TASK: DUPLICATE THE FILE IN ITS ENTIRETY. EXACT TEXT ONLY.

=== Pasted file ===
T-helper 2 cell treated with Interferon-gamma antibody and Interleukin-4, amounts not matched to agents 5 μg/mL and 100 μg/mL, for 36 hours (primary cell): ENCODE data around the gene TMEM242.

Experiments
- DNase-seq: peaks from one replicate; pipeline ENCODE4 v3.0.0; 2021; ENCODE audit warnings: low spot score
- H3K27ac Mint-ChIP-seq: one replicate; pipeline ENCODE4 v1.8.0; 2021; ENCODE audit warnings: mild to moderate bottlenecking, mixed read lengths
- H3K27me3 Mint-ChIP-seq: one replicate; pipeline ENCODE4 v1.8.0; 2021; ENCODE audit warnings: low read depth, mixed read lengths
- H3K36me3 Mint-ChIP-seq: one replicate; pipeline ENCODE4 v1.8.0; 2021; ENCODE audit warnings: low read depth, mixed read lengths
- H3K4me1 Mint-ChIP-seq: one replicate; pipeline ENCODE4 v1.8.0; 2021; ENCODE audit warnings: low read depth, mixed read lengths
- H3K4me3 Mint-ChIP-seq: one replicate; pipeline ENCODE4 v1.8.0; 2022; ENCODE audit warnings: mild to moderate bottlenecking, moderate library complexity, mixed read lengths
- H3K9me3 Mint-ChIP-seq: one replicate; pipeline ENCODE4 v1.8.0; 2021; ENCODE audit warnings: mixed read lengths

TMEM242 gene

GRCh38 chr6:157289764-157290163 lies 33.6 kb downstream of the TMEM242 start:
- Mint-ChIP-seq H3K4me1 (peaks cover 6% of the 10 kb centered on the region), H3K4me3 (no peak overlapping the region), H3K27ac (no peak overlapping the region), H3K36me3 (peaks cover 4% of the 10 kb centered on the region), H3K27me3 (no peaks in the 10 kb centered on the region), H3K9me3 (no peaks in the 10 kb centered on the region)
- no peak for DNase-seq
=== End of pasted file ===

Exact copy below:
T-helper 2 cell treated with Interferon-gamma antibody and Interleukin-4, amounts not matched to agents 5 μg/mL and 100 μg/mL, for 36 hours (primary cell): ENCODE data around the gene TMEM242.

Experiments
- DNase-seq: peaks from one replicate; pipeline ENCODE4 v3.0.0; 2021; ENCODE audit warnings: low spot score
- H3K27ac Mint-ChIP-seq: one replicate; pipeline ENCODE4 v1.8.0; 2021; ENCODE audit warnings: mild to moderate bottlenecking, mixed read lengths
- H3K27me3 Mint-ChIP-seq: one replicate; pipeline ENCODE4 v1.8.0; 2021; ENCODE audit warnings: low read depth, mixed read lengths
- H3K36me3 Mint-ChIP-seq: one replicate; pipeline ENCODE4 v1.8.0; 2021; ENCODE audit warnings: low read depth, mixed read lengths
- H3K4me1 Mint-ChIP-seq: one replicate; pipeline ENCODE4 v1.8.0; 2021; ENCODE audit warnings: low read depth, mixed read lengths
- H3K4me3 Mint-ChIP-seq: one replicate; pipeline ENCODE4 v1.8.0; 2022; ENCODE audit warnings: mild to moderate bottlenecking, moderate library complexity, mixed read lengths
- H3K9me3 Mint-ChIP-seq: one replicate; pipeline ENCODE4 v1.8.0; 2021; ENCODE audit warnings: mixed read lengths

TMEM242 gene

GRCh38 chr6:157289764-157290163 lies 33.6 kb downstream of the TMEM242 start:
- Mint-ChIP-seq H3K4me1 (peaks cover 6% of the 10 kb centered on the region), H3K4me3 (no peak overlapping the region), H3K27ac (no peak overlapping the region), H3K36me3 (peaks cover 4% of the 10 kb centered on the region), H3K27me3 (no peaks in the 10 kb centered on the region), H3K9me3 (no peaks in the 10 kb centered on the region)
- no peak for DNase-seq